Senior Honors Projects, 2010-2019

Creative Commons License

Creative Commons License
This work is licensed under a Creative Commons Attribution-Noncommercial-No Derivative Works 4.0 License.

Date of Graduation

Spring 2018

Document Type


Degree Name

Bachelor of Science (BS)


Department of Kinesiology


Christopher J. Womack

Nicholas D. Luden

Michael J. Saunders


Purpose: To test the effect of using an electrically braked ergometer on the validity and reliability of the YMCA submaximal cycle test.

Methods: 22 male and 13 female subjects ages 19 to 31 completed one maximal treadmill test and four submaximal cycle tests to measure and estimate VO2max, respectively. The maximal tests involved recording heart rate and VO2 during graded exercise until volitional fatigue; an actual max was verified when two out of the following criteria: respiratory Exchange Ratio > 1.1, VO2 plateau (< 150 ml/min increase in VO2 during final stage), and achievement of 90% age-predicted HR max (or completed a validation stage). The submaximal tests were conducted in accordance with ACSM guidelines (10th ed.). Measured and predicted VO2max measurements were compared between tests using repeated measures ANOVA and Pearson correlations.

Results: The treadmill VO2max protocol yielded significantly higher values (50.3 ± 7.7 mL/kg/min) than the YMCA submax protocol using a friction-braked (40.8 ± 5.5 mL/kg/min) and electrically braked ergometer (38.8 ± 4.5 mL/kg/min). Furthermore, estimated VO2max using the friction-braked ergometer was higher than that observed using the electrically braked ergometer. There were similar reliability coefficients between the friction-braked (R = 0.63) and electrically braked (R = 0.52) ergometers. Lastly, a moderately strong (R = 0.74) relationship was observed between actual VO2max and prediction error (VO2max - estimated VO2max).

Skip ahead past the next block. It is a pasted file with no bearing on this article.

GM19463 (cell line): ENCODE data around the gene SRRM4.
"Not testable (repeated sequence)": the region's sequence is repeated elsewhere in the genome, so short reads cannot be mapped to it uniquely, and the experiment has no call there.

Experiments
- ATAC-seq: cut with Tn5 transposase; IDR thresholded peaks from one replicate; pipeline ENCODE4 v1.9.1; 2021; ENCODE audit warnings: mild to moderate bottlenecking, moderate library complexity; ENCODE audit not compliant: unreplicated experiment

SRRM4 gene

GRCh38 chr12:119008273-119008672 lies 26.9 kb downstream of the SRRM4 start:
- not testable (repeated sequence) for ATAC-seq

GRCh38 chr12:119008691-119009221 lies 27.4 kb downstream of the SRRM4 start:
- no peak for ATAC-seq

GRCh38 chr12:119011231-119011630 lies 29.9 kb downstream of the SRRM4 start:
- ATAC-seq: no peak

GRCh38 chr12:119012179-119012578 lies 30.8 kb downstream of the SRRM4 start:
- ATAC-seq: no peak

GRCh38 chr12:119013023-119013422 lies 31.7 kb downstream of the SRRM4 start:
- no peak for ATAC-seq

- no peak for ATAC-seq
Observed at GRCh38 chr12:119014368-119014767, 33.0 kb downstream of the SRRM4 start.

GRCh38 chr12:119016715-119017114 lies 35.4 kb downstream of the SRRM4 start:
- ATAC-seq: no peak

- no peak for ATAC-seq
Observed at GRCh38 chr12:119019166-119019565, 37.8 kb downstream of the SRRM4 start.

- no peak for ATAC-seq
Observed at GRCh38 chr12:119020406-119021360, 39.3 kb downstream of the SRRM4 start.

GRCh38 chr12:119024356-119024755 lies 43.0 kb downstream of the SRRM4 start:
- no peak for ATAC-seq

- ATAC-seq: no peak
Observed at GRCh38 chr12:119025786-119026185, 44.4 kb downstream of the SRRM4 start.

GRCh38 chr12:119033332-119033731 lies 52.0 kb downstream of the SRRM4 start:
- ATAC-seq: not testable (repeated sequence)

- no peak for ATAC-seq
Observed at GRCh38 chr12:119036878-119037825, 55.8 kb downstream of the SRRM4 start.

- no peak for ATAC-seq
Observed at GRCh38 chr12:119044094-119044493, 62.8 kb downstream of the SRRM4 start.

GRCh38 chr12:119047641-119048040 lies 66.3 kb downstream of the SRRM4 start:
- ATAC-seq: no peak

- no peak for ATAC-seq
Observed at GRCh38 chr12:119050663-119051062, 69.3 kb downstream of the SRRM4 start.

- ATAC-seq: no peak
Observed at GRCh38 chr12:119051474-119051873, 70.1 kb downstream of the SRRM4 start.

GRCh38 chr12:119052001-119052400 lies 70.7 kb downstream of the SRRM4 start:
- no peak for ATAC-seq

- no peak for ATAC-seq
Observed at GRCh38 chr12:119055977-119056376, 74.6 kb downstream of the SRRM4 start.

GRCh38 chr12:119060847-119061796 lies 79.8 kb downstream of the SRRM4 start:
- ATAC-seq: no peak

Conclusion: Both Monark and Viasprint ergometers severely underestimated VO2max in a sample of generally fit, young individuals. Future investigations should explore the possible relationship between higher aerobic fitness and accuracy of predicting VO2max via HR response.



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